Astronomy at #CampEd12

The supermoon shrouded in cloud, by Rachel
Last weekend (4th-7th May 2012) I was lucky enough to take part in #CampEd12, an educational festival devised, organised and run by teachers and educators from around the country. As well as the excellent social opportunities afforded by the event, there were a number of activities put on by attendees, and I did my first public presenting on the subject of astronomy! Here's a rundown of my bits!


Nighttime Observing

I lugged my brand-new 200mm Skywatcher 'scope up to Yorkshire for the weekend, and set it up in a freezing field near Oxenhope on the Saturday night, along with its little brother (a 65mm Skywatcher that I won in a Facebook competition!)

There weren't many attendees at this session, due largely to the cold and the fact that hot drinks and live music where available in the more sheltered barn, but a few hardcore nerds joined this hardest-core nerd out on the field for a butchers at the sky. To be honest, I was making it up as I went along- practical astronomy is something I've only really recently got into, and this session was largely an excuse to get a feel for my new kit.

A Phil Moon
And get a feel for it I did, at least until my fingers froze to the point at which I couldn't feel anything at all any more (which made packing the 'scope away a bit difficult to say the least).

In all honesty, the seeing could have been better- it was a full Moon (and a supermoon at that), and a hazy sky didn't help matters. The moon itself was glorious and ethereal, shrouded as it was in a mist, and the scopes really added to the feeling that, rather than a disc in the sky, the Moon is a whole 'nother world. Beyond that, we had a nice, if wavy view of Venus, and seeing it as a crescent really wowed a few of the observers present. A quick, fuzzy view of Mars was all else that really presented itself, but I hope that the limited views available did something to encourage just a few more people to look up a little more often.


Daytime Astronomy

The Sun (being sat upon) and its family
On the Sunday I was down to present an afternoon session which I had entitled 'Daytime Astronomy'. I was pleased to see that the idea of doing astronomy in the daytime intrigued a few people, and I hope that they weren't put off when it was revealed that it was about gathering knowledge with a view to understanding better the things you can see in the sky at night.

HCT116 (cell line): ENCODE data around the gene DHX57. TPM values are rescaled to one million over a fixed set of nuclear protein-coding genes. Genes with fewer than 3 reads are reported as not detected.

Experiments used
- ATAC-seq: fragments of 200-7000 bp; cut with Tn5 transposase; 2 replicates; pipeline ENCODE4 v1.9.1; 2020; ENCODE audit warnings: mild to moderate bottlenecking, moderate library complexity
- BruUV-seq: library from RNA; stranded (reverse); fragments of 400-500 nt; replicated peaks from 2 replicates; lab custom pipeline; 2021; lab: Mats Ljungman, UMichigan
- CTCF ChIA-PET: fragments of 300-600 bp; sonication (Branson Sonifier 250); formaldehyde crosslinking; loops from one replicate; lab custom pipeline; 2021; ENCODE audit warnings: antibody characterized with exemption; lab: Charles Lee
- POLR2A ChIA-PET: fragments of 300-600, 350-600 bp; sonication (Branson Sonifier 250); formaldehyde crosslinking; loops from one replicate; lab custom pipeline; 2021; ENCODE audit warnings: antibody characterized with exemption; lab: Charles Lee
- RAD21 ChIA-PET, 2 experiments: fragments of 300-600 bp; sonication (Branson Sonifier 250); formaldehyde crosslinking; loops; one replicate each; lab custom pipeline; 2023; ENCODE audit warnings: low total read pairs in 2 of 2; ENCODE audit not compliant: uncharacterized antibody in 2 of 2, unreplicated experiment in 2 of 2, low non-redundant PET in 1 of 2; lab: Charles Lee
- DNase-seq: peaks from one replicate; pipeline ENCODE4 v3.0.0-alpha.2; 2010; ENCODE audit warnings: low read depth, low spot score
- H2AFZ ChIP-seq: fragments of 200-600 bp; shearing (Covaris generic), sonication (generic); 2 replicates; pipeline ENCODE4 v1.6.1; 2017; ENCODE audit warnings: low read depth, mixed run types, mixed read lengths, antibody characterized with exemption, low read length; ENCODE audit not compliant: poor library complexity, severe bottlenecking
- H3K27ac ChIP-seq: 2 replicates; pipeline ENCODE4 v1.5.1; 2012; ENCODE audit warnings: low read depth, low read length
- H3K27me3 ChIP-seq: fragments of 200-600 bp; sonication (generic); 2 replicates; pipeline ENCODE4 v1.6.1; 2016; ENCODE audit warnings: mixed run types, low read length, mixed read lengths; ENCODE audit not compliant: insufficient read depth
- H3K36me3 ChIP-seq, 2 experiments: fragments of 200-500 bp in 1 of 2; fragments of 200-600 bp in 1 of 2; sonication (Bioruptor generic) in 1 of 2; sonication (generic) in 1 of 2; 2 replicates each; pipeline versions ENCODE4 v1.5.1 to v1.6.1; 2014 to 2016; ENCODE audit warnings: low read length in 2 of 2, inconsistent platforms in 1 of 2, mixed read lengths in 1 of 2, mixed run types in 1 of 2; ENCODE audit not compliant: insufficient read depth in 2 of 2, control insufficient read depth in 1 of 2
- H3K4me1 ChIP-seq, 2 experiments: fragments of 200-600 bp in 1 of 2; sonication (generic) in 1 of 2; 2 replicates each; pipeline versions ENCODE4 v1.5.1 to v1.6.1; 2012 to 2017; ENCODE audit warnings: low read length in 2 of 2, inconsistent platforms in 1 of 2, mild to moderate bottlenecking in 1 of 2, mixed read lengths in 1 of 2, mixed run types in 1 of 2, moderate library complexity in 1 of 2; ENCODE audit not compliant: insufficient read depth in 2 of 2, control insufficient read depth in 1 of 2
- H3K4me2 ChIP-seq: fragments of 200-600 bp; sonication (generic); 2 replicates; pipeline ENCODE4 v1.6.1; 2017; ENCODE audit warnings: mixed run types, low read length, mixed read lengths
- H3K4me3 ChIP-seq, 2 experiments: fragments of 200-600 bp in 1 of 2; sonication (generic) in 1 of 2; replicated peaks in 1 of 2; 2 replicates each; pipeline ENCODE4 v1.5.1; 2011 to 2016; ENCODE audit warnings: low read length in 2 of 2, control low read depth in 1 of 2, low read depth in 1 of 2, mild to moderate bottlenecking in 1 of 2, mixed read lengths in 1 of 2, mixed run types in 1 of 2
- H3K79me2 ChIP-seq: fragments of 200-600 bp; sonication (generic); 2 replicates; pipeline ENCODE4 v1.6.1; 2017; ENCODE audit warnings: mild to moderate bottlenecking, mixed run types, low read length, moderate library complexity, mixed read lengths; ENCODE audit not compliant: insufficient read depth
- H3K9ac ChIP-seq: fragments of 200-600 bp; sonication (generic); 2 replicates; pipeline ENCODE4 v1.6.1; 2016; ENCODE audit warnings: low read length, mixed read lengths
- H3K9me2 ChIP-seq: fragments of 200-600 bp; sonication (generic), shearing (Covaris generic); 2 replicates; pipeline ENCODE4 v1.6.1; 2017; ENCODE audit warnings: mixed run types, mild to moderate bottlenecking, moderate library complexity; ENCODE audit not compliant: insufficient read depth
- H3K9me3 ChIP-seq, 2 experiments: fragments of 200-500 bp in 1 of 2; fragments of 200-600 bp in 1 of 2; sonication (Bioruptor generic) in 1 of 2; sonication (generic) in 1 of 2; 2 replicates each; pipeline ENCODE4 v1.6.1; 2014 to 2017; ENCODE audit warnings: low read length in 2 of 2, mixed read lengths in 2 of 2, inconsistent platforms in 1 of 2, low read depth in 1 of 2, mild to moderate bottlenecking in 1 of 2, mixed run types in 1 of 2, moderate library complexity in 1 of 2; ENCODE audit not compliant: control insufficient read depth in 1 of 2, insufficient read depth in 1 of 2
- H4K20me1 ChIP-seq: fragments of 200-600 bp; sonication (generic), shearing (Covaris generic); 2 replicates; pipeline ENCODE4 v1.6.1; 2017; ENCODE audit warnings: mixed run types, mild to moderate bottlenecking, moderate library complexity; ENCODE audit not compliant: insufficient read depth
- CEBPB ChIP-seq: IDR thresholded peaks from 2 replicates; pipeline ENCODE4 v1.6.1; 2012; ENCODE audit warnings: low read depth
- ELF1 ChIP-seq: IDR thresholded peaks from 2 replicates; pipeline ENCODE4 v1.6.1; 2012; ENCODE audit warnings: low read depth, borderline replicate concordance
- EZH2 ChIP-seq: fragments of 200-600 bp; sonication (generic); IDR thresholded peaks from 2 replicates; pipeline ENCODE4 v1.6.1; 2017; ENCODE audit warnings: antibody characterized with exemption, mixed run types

My session revolved (orbited?) around something which never fails to amaze people who have a genuine passion for understanding more about the universe we live in: the scale of things around us. I focussed first on the relative sizes of the planets using a scale I worked out in a spreadsheet and objects I scoured my local supermarket for the previous Saturday.

The second part was the bit that really hit paydirt in the raised-eyebrows and wow-faces stakes: placing our scaled-down planets at their rightful distances from each other. The first four planets were placed with little comment, but Jupiter's position in things, and those beyond, were met with the kind of reactions I'd been hoping for!

I was chuffed to smitherines after the session when I was approached by @Dughall (one of the people instrumental in causing the weekend to happen) who said he'd been talking to some other people about it and asked if I'd repeat the session. Of course, I jumped at the chance and piggy-backed onto the Badges's short-but-sweet* coke-and-mentos-fountains session for another go. This time there were a few more of the CampEd kids involved, which added a different dimension to proceedings- it's great to see younglings getting interested in astronomy!
Strutting my stuff. I appear to have the face like Jagger in this one

The subject I chose was, with hindsight, a really effective one: it has appeal for a wide range of astronomers, from the newly-interested (discussing the names and order of the planets) to the been-interested-for-a-while (opening eyes and minds to the sheer scale of things out there), as well as opening avenues for waffling on about other areas of astronomy (the first session had me talking about Han Solo's wrongness, fist-head depictions of the Earth-Moon system, and doing a John Travolta impression in order to find Betelgeuse).

In all, as my first experience of speaking in public about astronomy, I really enjoyed it and I'd love to do it again. I'm going to put some thought into neatening up this presentation as well as coming up with some other short astronomy-based sessions that might help to get people thinking about space and all the stuff in it.

Any ideas?





* Literally as well as figuratively.

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